Despite being disappointed with a debut that he strove to keep out of circulation for the rest of his life, Kubrick had found his métier and he borrowed $40,000 from family and friends to embark upon Killer's Kiss (1955). Once again scripted by Howard Sackler, the noirish story was filmed across New York and centred on a ménage involving struggling boxer Davey Gordon (Jamie Smith), taxi dancer Gloria Price (Irene Kane), and her short-fused boss Vincent Rapallo (Frank Silvera). Despite a climactic punch-up in a mannequin factory, this was strictly pulp fare. But Kubrick experimented with camera angles and lighting and made such effective use of negative footage and symbolic doubles to cast a nightmarish pall that he and new producing partner, James B. Harris, were offered a contract by United Artists to turn Lionel White's hard-boiled page-turner, Clean Break, into The Killing (1956).

Trapped in Tinseltown

As an East Coaster who had become accustomed to doing things his own way, Kubrick was never going to fit into Hollywood's studio system. During pre-production for The Killing, he became embroiled in a dispute with the craft unions, who refused to let a director act as his own cinematographer. Veteran Lucien Ballard soon discovered that the softly spoken 27 year-old was not an easy collaborator and star Sterling Hayden also found him cold and detached. Kubrick did have art director Ruth Sobotka rooting for him, however, as she had become his second wife after he had divorced high-school sweetheart, Toba Metz. But the damage was done and UA were happy to let Kubrick move on to MGM after his slick racetrack caper (which has since acquired cult status) did less than modest business at the box office.

Initially, Kubrick hoped to rework Stefan Zweig's 1913 novella, Burning Secret (the script for which was rediscovered and auctioned last year). But he plumped instead for Paths of Glory, a denunciation of French military injustice during the Great War that Kubrick had adapted from a pacifist novel by Humphrey Cobb with co-scribes Calder Willingham and Jim Thompson. However, when studio chief Dore Schary was removed in a front-office coup, Kubrick and Harris were informed that their project had been cancelled. But star Kirk Douglas saved the day by offering to co-produce through his Bryna Productions company and the shoot in Munich passed off relatively smoothly. While on location, Kubrick fell for the only female member of the cast, German-born artist Christiane Harlan, who became his third wife in 1958. He had less luck with the film itself, however, as it underperformed after mixed reviews, while its unflattering depiction of the high command led to a ban in France that was only lifted in 1974.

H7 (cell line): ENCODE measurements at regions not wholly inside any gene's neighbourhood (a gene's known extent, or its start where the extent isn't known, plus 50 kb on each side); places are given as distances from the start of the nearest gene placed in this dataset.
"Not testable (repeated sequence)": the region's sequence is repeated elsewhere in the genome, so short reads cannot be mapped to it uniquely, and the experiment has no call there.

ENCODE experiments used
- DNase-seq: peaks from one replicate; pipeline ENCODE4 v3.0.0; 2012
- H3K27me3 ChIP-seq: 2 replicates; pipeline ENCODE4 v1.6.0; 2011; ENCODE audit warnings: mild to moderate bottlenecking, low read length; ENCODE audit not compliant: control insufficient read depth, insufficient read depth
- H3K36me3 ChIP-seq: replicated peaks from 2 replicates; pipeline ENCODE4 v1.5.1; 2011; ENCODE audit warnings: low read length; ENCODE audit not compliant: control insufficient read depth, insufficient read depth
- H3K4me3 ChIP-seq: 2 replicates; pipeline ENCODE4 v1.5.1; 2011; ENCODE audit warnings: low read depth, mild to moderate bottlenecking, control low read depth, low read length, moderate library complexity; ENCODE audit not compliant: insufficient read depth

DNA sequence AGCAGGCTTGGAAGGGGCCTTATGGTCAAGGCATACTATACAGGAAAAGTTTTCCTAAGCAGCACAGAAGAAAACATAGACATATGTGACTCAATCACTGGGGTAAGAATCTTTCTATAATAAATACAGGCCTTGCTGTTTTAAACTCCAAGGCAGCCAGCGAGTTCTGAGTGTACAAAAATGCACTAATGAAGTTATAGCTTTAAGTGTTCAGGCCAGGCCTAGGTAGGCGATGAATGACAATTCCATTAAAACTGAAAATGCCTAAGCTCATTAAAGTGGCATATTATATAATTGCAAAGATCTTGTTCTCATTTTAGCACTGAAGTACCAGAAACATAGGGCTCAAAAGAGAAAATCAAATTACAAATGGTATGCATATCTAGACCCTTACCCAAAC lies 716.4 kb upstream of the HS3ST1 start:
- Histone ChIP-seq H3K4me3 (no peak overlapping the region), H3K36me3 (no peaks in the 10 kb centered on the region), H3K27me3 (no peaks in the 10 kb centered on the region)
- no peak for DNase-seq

Despite its commercial shortfall, Paths of Glory sufficiently impressed Marlon Brando for him to contact Kubrick about directing him in an adaptation of Charles Neider's Wild West novel, The Authentic Death of Hendry Jones. Rod Serling (the creator of The Twilight Zone, 1959-64) and Sam Peckinpah had each taken a tilt at the screenplay, which went through two more revisions before One-Eyed Jacks (1961) was ready to shoot. Two weeks before the camera started to roll, however, Kubrick abruptly withdrew to leave Brando to take his one and only stab at directing.

Needing a job, Kubrick accepted Kirk Douglas's offer to replace Anthony Mann on Spartacus (1960), an account of the Gladiator War in 73 BC Rome that had been adapted from a Howard Fast novel by Dalton Trumbo, who was returning to action after being blacklisted during the Hollywood witch-hunt (a shameful episode that is recalled in both Peter Askin's documentary, Trumbo [2007], and Jay Roach's 2015 drama of the same name, which earned an Oscar nomination for Bryan Cranston). Shot in Super-Technirama and boasting over 10,000 extras, this $6 million epic was the most expensive picture that Hollywood had ever produced. But, despite revisiting Kubrick's recurring theme of human nature's response to conflict, this often rousing saga lacks his personal imprint.

Matters weren't helped by the on-set tussles with his star. But the Production Code's insistence on the removal of Laurence Olivier and Tony Curtis's notorious snails and oysters scene (which has since been restored, with Anthony Hopkins dubbing Olivier's lines) confirmed Kubrick's conviction that he needed to quit America if he was to regain full creative control over his movies. His chance to relocate came when Warner Bros asked him to take on Vladimir Nabokov's adaptation of his own provocative novel, Lolita, and James B. Harris managed to secure Eady Levy funding to enable Kubrick to shoot at Elstree Studios in Hertfordshire.

Casting James Mason as Humbert Humbert, the middle-aged academic who becomes besotted with the underage Lolita Haze (Sue Lyon), and Peter Sellers as his scheming rival, Clare Quilty, Kubrick kept Oswald Morris's camera moving in a manner that recalled such Max Ophüls masterpieces as La Ronde (1950) and Le Plaisir (1952). He had troubles with the temperamental Shelley Winters as Mrs Haze, while the critical response was decidedly mixed. But, while it might lack the book's poetic elegance, this risqué comedy far surpasses Adrian Lyne's 1997 remake, with Jeremy Irons, Dominique Swain, Frank Langella and Melanie Griffith.